At the start of the academic year, I looked for a selective module which would include climate change and which would have a more practical approach to learn differently and combine it with last year’s theory.
I selected a module from the Geography department, Global Environmental Change.
In the past months I’ve been learning about global changes our planet is experiencing from a more scientific approach. I really enjoyed that, and it made my mind take a glance at the memories of studying geography in a small classroom that smelled of pencil sharpenings and had a map which read “Jugoslavia”.
As part of this module, each student created a blog on a topic of choice.
I chose mine to be about virtual water, the water which is indirectly needed to make everything we use: from extraction processes, to servicing, to growing food for us or animals that some of us eat. It’s funny that I first got to know about it 5 years ago now, and wrote about it on this blog then.
For my uni module I wanted to bring home the concept of virtual water by making it more concrete, so I called it Tangible Virtual Water.
I will post the articles I wrote for it here too. This was the first post.
The first time I read about the water cost of elements which comprise the tangible (objects, materials, food) and abstract (services) threads which interconnect into a web-like form of our everyday life, was through an article linked to the National Geographic newsletter I had subscribed to.
It had a focus on food items, and explained how different types of food not only have a carbon footprint, but a water cost.
As someone at an initial stage of enjoying unveiling how the way we live impacts our surroundings, it was a remarkably surprising discovery.
After a few years of further independent findings, and numerous mind realisations later, during one of the first lectures of my Urban Environmental Planning and Management in Development module – a.k.a. “ES2” – last year I learned this water cost is commonly referred to as virtual water, or embedded water.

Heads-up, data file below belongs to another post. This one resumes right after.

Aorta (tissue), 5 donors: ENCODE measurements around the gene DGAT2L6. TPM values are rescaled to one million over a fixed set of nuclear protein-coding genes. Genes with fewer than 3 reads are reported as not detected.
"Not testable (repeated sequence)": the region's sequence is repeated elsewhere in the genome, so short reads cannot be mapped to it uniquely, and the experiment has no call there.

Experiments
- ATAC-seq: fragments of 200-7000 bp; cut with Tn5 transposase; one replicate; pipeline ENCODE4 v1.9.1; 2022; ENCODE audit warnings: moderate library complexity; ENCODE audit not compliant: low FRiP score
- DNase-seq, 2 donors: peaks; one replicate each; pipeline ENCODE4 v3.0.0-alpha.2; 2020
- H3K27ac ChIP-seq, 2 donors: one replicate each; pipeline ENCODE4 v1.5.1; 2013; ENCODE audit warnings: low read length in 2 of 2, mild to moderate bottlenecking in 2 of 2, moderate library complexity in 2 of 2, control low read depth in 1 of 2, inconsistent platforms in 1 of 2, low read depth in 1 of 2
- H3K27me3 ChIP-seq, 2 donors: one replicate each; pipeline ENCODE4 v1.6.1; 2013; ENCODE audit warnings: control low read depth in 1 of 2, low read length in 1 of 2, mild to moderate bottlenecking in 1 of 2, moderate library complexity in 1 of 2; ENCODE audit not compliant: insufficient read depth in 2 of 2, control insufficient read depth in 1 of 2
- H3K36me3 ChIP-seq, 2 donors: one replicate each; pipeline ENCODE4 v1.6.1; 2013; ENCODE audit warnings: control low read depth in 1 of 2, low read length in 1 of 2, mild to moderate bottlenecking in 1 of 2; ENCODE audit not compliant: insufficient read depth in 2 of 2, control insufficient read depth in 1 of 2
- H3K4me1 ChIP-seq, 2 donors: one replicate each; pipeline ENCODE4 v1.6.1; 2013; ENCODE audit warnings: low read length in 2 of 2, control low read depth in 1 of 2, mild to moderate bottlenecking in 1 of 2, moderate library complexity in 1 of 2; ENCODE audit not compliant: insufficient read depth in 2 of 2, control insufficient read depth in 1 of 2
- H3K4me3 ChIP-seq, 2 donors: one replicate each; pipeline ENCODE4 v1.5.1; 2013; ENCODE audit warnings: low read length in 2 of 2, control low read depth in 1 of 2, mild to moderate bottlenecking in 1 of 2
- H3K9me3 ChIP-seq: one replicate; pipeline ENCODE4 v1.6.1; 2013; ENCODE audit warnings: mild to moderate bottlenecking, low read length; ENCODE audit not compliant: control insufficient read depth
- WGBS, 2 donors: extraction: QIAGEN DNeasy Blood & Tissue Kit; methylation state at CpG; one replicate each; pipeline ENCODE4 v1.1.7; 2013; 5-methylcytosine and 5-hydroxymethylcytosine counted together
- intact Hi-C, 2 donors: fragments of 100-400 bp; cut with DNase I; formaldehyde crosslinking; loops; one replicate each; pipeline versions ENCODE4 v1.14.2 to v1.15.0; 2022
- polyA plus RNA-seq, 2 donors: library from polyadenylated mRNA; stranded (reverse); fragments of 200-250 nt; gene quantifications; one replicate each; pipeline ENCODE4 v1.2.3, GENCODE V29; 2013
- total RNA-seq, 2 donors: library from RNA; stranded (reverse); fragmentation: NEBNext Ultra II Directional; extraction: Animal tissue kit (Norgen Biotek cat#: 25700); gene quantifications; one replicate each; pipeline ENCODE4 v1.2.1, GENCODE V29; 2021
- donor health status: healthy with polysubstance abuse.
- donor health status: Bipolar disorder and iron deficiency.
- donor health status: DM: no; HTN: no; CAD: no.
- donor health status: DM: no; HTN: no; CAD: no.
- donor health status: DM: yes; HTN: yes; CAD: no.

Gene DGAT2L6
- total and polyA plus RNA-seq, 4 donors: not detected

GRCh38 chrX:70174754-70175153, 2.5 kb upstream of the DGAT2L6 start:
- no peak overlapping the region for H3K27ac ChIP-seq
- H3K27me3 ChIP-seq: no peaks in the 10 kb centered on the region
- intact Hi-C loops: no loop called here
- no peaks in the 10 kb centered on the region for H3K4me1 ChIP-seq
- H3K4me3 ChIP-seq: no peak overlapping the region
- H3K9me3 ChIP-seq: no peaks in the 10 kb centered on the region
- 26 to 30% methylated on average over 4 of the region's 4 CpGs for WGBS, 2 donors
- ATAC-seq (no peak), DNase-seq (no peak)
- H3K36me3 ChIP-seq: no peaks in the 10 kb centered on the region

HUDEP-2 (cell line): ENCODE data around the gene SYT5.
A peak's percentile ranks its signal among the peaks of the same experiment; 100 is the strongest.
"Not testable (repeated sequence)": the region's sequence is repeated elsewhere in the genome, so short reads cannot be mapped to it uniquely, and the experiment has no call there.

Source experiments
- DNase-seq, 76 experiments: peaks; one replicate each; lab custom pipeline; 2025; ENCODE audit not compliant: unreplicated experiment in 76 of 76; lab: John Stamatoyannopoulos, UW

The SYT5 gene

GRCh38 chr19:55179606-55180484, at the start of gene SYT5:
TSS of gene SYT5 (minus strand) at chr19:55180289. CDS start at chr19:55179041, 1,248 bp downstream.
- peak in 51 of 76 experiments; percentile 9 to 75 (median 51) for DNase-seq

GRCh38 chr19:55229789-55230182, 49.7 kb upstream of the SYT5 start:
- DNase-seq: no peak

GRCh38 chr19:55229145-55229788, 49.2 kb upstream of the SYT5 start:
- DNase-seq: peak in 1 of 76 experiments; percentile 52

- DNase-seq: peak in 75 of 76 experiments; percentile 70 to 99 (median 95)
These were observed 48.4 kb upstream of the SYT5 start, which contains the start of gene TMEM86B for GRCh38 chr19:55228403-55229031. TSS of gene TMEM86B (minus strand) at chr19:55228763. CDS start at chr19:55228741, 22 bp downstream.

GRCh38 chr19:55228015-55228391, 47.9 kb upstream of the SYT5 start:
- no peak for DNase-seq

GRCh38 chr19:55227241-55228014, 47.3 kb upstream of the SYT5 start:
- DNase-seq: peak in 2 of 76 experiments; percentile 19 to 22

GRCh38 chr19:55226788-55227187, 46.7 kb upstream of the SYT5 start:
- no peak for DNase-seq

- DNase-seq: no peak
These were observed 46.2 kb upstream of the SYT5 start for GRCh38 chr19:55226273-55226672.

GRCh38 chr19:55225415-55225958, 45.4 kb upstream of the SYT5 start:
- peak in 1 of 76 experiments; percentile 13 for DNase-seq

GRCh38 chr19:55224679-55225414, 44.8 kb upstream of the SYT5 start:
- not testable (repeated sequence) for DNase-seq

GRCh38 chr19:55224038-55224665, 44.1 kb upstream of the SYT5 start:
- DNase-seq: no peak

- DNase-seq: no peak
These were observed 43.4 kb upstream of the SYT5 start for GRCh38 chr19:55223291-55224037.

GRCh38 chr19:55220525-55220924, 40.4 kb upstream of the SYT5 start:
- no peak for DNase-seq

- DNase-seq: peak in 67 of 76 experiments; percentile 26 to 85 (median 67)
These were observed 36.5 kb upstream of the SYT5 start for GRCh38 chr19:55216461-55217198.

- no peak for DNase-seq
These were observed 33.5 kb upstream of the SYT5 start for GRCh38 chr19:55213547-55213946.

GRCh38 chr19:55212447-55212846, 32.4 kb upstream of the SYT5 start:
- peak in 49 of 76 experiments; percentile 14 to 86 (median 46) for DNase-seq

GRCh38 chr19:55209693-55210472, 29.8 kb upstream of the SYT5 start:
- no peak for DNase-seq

Professor Tony Allan was the one to come up with the notion of virtual water.
Water experts Hoekstra and Chapagain define virtual water as “[…] the total volume of freshwater that is used to produce the goods and services consumed by the people […]”.
Everything we do is linked to the use of water.
That’s a significant notion I have been absorbing since my learning about it.
On top of using water directly, such as when having a shower, drinking water, using a washing machine of flushing the toilet, we rely on different volumes on water being used during the production process of what we eat, the clothes we wear, the objects we use and services we take advantage of on a day-to-day basis.
The impact of this water usage is meaningful. According to the World Economic Forum’s 2015 Global Risk Report, the water crisis in the biggest global risk based on its impact to society.
The main global sources of fresh water constitute under 1% of all water on Earth, and climate change is simply contributing to further accentuate the issues of lowering fresh water global stocks.
What can be done to prevent this crisis from reaching an even more critical stage?
What are governments doing to prevent countries from running out of water or preventing water pollution?
Finally, but very importantly, what can we – as consumers – do?